WOODRUFF: Charlie?

COOK: I don't disagree at all. I think they've met two times before, though, and Rogan won each time -- in a special election in a state legislative election and then in a regular general election. Stu's right. The district is trending Democrat, but, you know, I would never count Jim Rogan or for that matter any unindicted House incumbent out. They have a way of surviving. There's something to this incumbency thing so that -- you know, while a lot of people are counting Rogan out, I wouldn't do it at all. I think it's going to be extremely close.

WOODRUFF: All right, another California seat, 15. Now this is an open seat currently held by Republican Tom Campbell who's running for the Senate -- Stu.

ROTHENBERG: Yes, this is a terrific race because it's a race that contrasts the personalities and styles. The Democrat is Mike Honda, the Republican Jim Cunneen. Cunneen: younger, more aggressive, a very moderate to liberal Republican. Honda: closer to organized labor, older, a very decent man. But does he have the fight, does he have the energy, does he have the toughness to combat the younger guy? I think it will be a terrific race. It's a Democratic-leaning district.

COOK: One way to look at this is it's a district that a Democrat ought to win but that Republicans came up with the best candidate they could possibly come up with, while Democrats came up with maybe their third or fourth best candidate. And so that sort of evens the odds out. This is going to be a real close race.

WOODRUFF: All right, let's move all the way across the country, New Jersey 12th District, held by a Democrat, Rush Holt, his first term -- Stu.

ROTHENBERG: Well, this is a prime Republican target, but the problem for the Republicans is that they have a nasty primary. Two former congressmen, Dick Zimmer and Mike Pappas, very ideological. Republicans are taking -- are splitting along ideological lines, abortion and the like. I think if the Republicans can somehow avoid a civil war, they can win this seat. It's a very good seat for the Republicans. Personally, I believe Dick Zimmer can win the seat. I have great doubts about Pappas.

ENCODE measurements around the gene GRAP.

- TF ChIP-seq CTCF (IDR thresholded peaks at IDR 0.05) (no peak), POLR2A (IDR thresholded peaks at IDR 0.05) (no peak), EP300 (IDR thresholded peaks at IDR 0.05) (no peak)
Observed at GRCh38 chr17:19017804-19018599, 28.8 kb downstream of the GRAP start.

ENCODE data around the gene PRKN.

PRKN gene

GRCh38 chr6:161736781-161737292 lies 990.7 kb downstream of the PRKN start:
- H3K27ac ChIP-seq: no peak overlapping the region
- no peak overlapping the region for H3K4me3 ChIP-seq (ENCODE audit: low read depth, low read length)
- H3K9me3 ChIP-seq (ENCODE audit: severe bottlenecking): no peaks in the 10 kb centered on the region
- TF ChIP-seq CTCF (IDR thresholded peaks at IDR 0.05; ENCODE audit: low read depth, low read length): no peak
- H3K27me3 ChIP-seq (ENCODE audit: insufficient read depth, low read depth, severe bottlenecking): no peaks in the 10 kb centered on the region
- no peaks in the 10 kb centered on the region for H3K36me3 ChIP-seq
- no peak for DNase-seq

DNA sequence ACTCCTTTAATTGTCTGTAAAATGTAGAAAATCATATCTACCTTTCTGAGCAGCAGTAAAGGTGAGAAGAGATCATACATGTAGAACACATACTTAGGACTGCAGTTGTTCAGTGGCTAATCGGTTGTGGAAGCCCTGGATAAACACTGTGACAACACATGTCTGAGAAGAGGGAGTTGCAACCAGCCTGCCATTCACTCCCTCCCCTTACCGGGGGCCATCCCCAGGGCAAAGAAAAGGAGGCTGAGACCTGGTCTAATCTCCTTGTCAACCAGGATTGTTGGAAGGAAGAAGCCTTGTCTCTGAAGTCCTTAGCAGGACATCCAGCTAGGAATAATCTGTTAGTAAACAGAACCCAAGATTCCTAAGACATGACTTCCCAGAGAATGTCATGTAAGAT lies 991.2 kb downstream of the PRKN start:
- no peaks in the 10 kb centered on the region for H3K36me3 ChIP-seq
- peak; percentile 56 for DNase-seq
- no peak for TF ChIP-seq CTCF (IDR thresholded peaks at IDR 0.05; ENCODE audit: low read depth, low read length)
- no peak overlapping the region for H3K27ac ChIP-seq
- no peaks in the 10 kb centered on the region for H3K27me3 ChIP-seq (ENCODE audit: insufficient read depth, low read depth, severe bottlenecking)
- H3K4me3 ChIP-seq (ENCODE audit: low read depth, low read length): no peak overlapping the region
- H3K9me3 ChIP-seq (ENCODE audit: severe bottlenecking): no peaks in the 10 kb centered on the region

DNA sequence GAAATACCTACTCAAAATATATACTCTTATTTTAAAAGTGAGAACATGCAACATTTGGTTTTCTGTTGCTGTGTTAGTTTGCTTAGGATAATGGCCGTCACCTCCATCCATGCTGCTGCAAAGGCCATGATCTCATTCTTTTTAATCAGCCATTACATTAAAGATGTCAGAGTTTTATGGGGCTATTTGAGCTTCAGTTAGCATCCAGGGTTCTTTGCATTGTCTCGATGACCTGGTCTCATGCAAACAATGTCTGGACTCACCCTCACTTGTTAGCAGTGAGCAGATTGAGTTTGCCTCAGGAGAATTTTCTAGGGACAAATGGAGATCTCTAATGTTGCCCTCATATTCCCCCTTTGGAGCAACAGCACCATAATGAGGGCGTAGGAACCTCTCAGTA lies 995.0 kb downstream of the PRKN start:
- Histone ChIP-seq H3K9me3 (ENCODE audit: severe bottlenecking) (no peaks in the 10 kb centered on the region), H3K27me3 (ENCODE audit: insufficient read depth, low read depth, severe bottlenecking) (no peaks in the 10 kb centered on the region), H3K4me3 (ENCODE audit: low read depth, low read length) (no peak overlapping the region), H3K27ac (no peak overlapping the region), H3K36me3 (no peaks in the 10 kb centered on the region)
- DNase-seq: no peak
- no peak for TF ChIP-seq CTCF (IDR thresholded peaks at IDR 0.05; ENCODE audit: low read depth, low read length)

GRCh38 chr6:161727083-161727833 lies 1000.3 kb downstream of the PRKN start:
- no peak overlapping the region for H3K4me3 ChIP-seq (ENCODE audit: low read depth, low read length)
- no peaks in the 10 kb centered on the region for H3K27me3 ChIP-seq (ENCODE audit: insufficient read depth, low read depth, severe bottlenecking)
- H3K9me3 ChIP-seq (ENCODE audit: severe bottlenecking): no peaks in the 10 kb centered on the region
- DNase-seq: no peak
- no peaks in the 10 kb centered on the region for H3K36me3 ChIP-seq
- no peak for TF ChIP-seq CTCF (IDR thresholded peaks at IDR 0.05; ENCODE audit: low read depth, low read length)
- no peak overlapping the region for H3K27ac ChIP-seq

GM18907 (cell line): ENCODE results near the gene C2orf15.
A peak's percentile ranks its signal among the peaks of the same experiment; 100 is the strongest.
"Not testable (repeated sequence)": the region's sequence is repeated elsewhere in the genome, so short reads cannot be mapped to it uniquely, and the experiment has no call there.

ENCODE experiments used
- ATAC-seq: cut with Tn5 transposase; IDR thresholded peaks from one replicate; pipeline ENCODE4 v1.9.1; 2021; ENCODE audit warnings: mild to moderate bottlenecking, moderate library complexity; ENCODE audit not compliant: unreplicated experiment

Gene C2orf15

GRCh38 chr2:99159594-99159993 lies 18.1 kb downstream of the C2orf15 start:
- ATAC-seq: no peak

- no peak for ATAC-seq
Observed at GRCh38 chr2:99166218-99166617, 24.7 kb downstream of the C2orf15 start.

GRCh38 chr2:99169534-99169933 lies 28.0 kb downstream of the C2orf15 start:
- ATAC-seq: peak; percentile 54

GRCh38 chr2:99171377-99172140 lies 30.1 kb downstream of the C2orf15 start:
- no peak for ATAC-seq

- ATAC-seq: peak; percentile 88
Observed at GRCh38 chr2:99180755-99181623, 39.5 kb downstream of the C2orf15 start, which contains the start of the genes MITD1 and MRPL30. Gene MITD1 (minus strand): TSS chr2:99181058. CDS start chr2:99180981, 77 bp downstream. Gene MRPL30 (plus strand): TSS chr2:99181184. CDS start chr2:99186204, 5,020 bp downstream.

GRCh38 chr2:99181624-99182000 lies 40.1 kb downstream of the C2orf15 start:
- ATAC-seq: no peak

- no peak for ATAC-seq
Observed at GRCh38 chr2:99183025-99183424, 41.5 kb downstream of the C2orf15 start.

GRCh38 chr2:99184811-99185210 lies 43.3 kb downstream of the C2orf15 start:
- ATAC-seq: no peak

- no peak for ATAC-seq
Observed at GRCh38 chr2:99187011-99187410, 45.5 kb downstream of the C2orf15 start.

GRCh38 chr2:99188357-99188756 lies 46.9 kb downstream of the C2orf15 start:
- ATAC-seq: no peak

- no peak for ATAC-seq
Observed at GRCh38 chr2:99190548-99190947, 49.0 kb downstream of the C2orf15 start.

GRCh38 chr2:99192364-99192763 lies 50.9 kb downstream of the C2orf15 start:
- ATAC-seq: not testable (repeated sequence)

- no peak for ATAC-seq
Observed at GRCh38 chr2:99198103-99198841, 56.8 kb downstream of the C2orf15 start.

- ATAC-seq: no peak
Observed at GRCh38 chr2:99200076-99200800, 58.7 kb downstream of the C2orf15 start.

COOK: You know, Zimmer represented this district for 10 years or so before he ran for the Senate and lost to Bob Torricelli. I think he's much more of a known quantity. I think voters in a general election would be much more comfortable with him than with Mike Pappas. There's been a real split among Republicans down here, with conservatives going with Pappas and the more moderates, pragmatists, more going with Zimmer because they think he has a better chance of winning. But the organization Republicans back in the district are lining up more with Zimmer. I agree, I think he would be a more formidable general election candidate and would be a real problem. But Pappas, I think -- I think Pappas would be an underdog to Rush Holt.

ROTHENBERG: I would think so, too. And Zimmer has a financial advantage as well. But you know, Judy, in these primaries, sometimes ideology can trump money.

WOODRUFF: All right, neighboring state New York, 1st District held by Michael Forbes who switched parties. He was elected as the Republican, now he's a Democrat.